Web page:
If you like Doc Martin, a British series set in a picturesque seaside town, it’s likely because you have fallen for the peculiar charm of its star, Martin Clunes.
He’s in another series, Reggie Perrin, about a corporate executive undergoing a prolonged existential crisis (available on Netflix). This is more broadly funny than Doc Martin. Some of the best moments happen when Clunes indulges his fantasies about his co-workers and family (a wrecking ball knocks his mother off the couch after she says something especially cutting, or he fires a blow dart into the forehead of the chairman of the board). It’s similar to those moments in Ally McBeal when Ally’s thoughts would materialize for a moment before she snapped back into her normal, public self.
The nip in the air recently prompted me to get out the camera and record the moment when the garden shifts into transition. I’m no botany expert, but I can almost feel the life processes of the plants contract and turn towards dormancy.
Grasses are wonderful in the fall. Here’s the new one that replaced the giant Pampas grass. It’s very delicate, and I think it shows up well against the purple basil.
August marks a time of exhaustion in my garden. No matter how well my perennials and annuals have done all spring and summer, by August most of them are looking pretty tired. The hot spell this year scorched a lot of plants, and the flowering annuals are pooped, after generously giving me tons of blooms and re-blooming obligingly when I remembered to deadhead them.
There are a couple of exceptions. The zinnias are fresh and happy, since they only got going in July. Ditto the Heavenly Blue morning glories, which started to bloom a couple of weeks ago. The butterfly weed has gone to seed, and the seed pods are handsome. The yellow daisies (the kind we used to call black-eyed Susan) are indefatigable.
I wasn’t feeling well today, so I spent the afternoon in the garden, puttering gently. It helped.
I noticed quite a few bees on the butterfly weed. I think they are honeybees, which would be encouraging. I know there are a few domesticated hives nearby.
It’s amazing to me how plants adapt to varying conditions. I think of one little pink weed, a prairie native, that can grow like a tiny alpine flower or a good-sized bush. It would grow just a few inches tall with eensy-weensie magenta flowers if it was in the lawn where it got mowed, or where the soil was very poor and dry. In rich moist soil it became a five-foot tall monster covered in great masses of bloom. Alas, it died out from my yard a few years ago, and I miss it.
Here’s another example. In full sun, the leaves of this plant have a bluish cast and are quite stiff, almost leathery.
Although I didn’t walk today, I spent it in the garden, carrying bags of mulch and digging holes, so I feel that is a decent substitute for a daily walk.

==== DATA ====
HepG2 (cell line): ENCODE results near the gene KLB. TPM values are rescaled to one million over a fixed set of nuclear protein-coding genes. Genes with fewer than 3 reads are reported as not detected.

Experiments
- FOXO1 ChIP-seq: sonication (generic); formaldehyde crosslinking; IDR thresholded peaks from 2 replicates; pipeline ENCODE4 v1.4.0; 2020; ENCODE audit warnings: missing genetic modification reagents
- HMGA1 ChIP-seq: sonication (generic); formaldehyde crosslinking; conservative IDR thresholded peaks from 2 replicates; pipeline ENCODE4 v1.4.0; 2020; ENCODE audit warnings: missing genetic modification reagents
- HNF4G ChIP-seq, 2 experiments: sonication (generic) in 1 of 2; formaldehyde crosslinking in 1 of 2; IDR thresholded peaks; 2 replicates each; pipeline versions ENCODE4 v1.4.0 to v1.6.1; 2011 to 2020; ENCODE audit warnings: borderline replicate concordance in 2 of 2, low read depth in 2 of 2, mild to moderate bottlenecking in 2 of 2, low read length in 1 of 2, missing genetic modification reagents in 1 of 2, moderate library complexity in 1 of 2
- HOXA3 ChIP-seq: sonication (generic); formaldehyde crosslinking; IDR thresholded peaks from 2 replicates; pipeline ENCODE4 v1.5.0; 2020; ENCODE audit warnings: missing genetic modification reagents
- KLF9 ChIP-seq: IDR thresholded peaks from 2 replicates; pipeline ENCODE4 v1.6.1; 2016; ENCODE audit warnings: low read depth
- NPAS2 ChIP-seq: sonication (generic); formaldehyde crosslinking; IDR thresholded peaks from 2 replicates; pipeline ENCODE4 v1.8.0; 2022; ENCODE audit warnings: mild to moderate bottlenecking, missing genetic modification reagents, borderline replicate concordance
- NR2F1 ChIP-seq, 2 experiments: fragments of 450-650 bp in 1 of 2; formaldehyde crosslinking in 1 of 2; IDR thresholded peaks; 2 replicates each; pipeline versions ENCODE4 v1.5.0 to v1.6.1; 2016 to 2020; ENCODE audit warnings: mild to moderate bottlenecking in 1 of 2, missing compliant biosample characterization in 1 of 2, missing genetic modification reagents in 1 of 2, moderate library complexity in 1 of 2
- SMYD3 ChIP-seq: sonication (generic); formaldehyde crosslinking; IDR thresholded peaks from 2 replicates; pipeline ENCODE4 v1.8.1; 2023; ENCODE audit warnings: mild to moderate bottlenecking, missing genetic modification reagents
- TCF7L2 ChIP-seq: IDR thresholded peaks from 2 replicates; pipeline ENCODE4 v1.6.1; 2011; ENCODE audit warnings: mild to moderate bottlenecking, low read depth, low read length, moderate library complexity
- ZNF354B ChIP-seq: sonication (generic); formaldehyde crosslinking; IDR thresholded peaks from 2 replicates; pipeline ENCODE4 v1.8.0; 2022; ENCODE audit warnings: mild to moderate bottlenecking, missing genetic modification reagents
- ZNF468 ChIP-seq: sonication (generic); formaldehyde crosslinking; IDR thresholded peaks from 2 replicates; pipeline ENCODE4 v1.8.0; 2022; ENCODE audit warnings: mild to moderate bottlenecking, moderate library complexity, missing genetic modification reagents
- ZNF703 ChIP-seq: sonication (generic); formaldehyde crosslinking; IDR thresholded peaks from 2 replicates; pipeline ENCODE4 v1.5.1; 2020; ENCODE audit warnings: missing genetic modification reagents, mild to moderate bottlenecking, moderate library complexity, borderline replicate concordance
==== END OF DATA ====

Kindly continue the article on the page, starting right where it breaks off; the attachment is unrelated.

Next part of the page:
After a few days out of town, it feels good to get back into my garden and take care of a few little chores. One thing I do quite regularly is move plants around. In a 15 year old garden, that’s the main job in the perennial flower beds: moving and sometimes dividing plants that have started crowding each other so that their arrangment is no longer pleasing or even healthy for them.
I am very grateful that we have managed to create a tiny slice of paradise on a suburban plot of land just a few yards from a busy street.
Benedict Cumberbatch is awfully good as the latest incarnation of Sherlock, so naturally I’m interested in seeing him in other roles. Thanks to the internet, this is absurdly easy.
So far, I’ve seen him in two things besides Sherlock. In both, he plays a somewhat introverted, very intelligent person, which seems to be his specialty. The modern man, with more than a touch of nerd.
We’ve entered the pink and white phase of spring in New England.
Along my route, the same retaining wall that displayed forsythia overhead a few weeks ago now features lilac, also very nice when viewed against the sky, though the effect is quieter than the yellow and blue combo.
New England is a great place for mossy rocks. So common here that we scarcely notice them, I am told they are sometimes imported at great expense to regions with a less fortunate geology, history, and climate. (Yes, I know that lots of other places are very nice, but I am an unapologetic lover of my home state. Massachusetts is simply the best place in the world, IMO.)
If you’ve ever been curious about the stone walls you see everywhere, including in the middle of the woods, I recommend this FAQ from the Stone Wall Initiative at UConn. PrimaryReaseach.org is another good place to learn a little more about the stone walls of Massachusetts.
If I recall correctly, this tree, which I pass at about the halfway point in my circuit, is an apple that blooms gloriously, so I’m keeping an eye on it.
Forsythia is such a cliché of spring in New England, but there’s a good reason for that. Forsythia catches the light and celebrates the sun best of all. The ornamental trees and bushes that bloom in May and June are almost all pink and white, which is sweet, but the clear yellow is invigorating.